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True pass-rushing snaps and their importance to player evaluation

A few weeks back, we studied what we called “true pass sets” in an attempt to properly weigh noise in the evaluation of pass protectors. The other side of the coin is pass-rushers — the folks in charge of making life more difficult on the quarterback and easier on their own coverage players. 

We’ve taken a deep dive into our ability to measure pass-rushing before, extending Brian Burke’s analysis to pressure-level data here and showing how effective pass-rushing grades and data are here. Now, we want to see if there’s more we can do to curb the noise associated with evaluating players as they rush the passer.

Where would noise arise from? For one, scheme. We know that there’s a decent amount of variance with respect to how many pass-rushers a team brings on average, with the Detroit Lions on the low end of the list and the totem pole and the Baltimore Ravens on the upper end. Facing more or fewer double teams as a result of bringing fewer or more pass rush players, respectively, will have an impact over the course of a season.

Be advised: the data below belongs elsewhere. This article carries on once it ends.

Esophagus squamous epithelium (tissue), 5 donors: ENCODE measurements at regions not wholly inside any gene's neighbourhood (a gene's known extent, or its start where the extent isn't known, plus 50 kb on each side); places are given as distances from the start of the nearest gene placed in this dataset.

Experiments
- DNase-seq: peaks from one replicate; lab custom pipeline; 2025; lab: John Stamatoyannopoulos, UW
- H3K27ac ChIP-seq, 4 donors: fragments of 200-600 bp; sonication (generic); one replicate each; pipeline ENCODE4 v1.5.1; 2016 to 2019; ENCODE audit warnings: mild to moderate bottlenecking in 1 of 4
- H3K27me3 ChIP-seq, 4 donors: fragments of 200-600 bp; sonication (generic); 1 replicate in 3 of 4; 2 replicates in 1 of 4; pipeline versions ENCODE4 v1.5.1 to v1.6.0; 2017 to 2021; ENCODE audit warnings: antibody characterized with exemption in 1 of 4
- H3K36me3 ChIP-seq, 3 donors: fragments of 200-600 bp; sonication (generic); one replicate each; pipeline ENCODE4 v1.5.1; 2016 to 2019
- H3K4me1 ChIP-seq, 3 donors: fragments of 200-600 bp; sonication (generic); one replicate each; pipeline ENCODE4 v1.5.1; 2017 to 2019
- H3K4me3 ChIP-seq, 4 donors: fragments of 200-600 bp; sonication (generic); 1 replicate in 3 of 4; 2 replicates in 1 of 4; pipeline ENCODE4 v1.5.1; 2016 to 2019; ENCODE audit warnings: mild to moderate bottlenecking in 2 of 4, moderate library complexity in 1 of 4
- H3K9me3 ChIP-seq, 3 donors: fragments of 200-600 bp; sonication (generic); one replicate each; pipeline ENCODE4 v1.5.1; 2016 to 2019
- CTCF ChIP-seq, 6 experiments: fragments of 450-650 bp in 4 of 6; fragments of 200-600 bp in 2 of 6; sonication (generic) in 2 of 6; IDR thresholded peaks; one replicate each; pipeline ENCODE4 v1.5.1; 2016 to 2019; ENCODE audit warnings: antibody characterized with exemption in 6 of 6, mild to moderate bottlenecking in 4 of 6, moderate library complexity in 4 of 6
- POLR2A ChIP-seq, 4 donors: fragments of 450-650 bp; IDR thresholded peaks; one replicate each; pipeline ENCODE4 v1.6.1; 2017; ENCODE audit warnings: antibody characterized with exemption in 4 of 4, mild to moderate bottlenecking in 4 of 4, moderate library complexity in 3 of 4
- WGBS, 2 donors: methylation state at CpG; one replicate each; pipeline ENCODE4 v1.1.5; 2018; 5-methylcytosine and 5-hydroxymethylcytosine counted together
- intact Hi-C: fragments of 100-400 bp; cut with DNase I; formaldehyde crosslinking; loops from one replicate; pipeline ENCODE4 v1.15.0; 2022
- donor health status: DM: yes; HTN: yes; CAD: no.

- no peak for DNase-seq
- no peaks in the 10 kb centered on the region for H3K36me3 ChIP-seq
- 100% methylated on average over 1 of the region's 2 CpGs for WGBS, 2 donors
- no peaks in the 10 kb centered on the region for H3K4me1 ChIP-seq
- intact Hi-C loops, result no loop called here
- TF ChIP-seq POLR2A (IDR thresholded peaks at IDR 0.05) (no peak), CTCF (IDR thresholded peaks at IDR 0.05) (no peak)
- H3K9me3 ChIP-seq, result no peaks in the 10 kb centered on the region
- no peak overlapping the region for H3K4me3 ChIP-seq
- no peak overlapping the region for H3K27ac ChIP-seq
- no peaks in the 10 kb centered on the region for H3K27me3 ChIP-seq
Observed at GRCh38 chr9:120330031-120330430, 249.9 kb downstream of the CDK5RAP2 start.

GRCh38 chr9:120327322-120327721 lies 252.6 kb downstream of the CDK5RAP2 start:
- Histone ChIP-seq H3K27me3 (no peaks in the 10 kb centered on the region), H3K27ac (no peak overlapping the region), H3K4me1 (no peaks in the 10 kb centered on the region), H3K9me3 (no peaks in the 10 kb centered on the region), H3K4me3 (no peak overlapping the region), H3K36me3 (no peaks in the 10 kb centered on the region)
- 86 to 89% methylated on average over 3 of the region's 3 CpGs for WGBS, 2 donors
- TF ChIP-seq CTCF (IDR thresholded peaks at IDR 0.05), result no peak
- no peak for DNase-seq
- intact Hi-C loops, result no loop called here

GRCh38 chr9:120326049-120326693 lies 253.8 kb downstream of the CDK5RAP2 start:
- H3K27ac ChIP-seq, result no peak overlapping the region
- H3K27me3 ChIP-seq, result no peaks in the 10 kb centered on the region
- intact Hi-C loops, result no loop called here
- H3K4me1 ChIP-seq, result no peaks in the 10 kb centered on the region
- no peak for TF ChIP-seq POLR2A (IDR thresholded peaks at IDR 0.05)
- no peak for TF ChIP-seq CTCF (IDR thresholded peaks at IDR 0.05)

Another thing that could influence win rates as a pass-rusher is opponent tendencies. While all sports give the illusion of fairness, both at the team and the individual level, the NFL schedule year-to-year is not uniform for all teams, giving some players an uneven slate of quick throwers, high rollout rates, frequent play-action plays, etc. Thus, while this is not scheme-driven in the commission sense, it is significant to think about when evaluating players. 

All Plays

As a baseline, let’s look at how sacks and pressures are correlated year-to-year for players on all of their snaps. These correlations are about as high as any player-level feature in football (run defense is generally more stable, but less valuable).

Sack Rate Pressure Rate Grade/Play Win Rate
0.51 0.72 0.72 0.73

Correlation coefficients for variance pass-rushing metrics. Snap threshold of 250 pass-rushing snaps per season, yielding n = 1282 season-pairs. 

First, it’s good to see that these numbers are high but interesting to note that the last three are roughly the same. Win rate (the rate at which someone earns a PFF grade > 0) is slightly more stable than grade per snap and pressure rate, but it’s important to note that the latter two, while significantly correlated, are not perfectly correlated due to the fact that one can get a pressure without a positive grade (e.g. Vic Beasley getting an unblocked sack) or a positive grade without a pressure (e.g. Aaron Donald beating a LG on a quick throw).

Correlation between pressure rate and PFF grade per snap (minimum 250 pass-rushing snaps).

Some of our data are only available for certain seasons. Thus, so as to make a proper comparison, we will only look at data from 2012 to the present.

Sack Rate Pressure Rate Grade/Play Win Rate
0.48 0.70 0.73 0.73

Minimum 250 pass-rushing snaps, n = 711 players.


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